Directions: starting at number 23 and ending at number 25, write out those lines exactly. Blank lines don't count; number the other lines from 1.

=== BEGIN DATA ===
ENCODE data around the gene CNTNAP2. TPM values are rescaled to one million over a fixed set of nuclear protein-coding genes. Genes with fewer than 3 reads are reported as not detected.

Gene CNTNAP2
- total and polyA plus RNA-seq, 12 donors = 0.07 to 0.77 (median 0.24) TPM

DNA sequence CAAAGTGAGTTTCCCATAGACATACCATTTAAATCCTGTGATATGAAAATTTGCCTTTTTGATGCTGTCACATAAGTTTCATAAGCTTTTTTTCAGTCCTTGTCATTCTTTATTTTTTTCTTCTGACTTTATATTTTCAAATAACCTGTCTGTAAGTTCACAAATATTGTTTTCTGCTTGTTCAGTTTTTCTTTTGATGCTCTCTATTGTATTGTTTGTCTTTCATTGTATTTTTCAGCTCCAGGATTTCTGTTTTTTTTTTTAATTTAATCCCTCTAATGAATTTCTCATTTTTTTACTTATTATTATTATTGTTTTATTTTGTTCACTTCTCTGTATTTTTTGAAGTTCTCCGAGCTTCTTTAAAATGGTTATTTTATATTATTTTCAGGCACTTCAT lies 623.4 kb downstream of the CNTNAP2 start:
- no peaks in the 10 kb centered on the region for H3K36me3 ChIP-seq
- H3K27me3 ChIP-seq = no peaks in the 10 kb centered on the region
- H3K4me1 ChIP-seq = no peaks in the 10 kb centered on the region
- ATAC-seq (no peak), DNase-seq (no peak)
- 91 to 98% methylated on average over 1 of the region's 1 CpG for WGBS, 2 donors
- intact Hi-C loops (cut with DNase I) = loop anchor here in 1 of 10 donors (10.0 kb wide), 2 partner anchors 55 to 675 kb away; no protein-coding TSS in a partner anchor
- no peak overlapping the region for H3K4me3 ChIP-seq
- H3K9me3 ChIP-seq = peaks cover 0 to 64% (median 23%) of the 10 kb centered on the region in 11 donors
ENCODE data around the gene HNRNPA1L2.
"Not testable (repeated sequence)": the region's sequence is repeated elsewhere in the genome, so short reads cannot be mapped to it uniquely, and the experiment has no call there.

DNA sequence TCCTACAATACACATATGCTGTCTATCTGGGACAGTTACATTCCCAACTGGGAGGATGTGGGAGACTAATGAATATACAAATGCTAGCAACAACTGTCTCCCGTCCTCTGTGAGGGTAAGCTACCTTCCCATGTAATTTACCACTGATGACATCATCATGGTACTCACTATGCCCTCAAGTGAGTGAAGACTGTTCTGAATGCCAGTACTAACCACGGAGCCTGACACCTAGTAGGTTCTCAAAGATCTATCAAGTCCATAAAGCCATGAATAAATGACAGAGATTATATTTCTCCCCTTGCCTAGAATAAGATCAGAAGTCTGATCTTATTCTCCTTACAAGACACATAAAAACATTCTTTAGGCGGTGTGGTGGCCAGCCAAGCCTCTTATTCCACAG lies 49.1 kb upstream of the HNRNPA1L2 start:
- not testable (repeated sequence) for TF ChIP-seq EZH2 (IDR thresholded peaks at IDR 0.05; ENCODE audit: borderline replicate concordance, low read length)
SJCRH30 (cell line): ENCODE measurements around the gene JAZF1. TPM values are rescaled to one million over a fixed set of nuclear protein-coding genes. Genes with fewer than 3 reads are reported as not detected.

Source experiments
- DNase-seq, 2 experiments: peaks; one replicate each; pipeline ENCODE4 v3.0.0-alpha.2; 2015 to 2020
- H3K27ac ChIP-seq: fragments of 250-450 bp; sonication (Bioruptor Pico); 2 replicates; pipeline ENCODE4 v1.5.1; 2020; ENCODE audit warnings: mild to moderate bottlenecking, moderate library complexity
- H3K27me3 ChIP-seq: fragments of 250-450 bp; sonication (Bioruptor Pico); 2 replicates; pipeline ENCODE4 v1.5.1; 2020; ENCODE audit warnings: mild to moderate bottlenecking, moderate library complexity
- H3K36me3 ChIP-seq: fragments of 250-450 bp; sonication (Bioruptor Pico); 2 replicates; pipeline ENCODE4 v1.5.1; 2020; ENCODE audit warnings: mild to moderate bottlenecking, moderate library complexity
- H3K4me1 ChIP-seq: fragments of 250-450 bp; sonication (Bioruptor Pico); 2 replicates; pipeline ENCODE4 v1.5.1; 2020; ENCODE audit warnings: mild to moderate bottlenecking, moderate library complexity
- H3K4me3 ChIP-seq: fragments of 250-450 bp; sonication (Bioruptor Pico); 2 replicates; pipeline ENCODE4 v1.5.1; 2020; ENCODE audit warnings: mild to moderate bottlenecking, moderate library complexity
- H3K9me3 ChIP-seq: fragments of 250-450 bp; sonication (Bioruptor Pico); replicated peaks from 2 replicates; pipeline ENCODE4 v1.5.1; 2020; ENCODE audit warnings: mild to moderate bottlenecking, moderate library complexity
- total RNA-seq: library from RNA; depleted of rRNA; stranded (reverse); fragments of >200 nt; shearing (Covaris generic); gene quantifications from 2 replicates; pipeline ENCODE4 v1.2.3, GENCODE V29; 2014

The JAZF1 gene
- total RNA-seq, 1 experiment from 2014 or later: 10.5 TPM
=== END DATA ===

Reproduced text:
- H3K4me1 ChIP-seq: fragments of 250-450 bp; sonication (Bioruptor Pico); 2 replicates; pipeline ENCODE4 v1.5.1; 2020; ENCODE audit warnings: mild to moderate bottlenecking, moderate library complexity
- H3K4me3 ChIP-seq: fragments of 250-450 bp; sonication (Bioruptor Pico); 2 replicates; pipeline ENCODE4 v1.5.1; 2020; ENCODE audit warnings: mild to moderate bottlenecking, moderate library complexity
- H3K9me3 ChIP-seq: fragments of 250-450 bp; sonication (Bioruptor Pico); replicated peaks from 2 replicates; pipeline ENCODE4 v1.5.1; 2020; ENCODE audit warnings: mild to moderate bottlenecking, moderate library complexity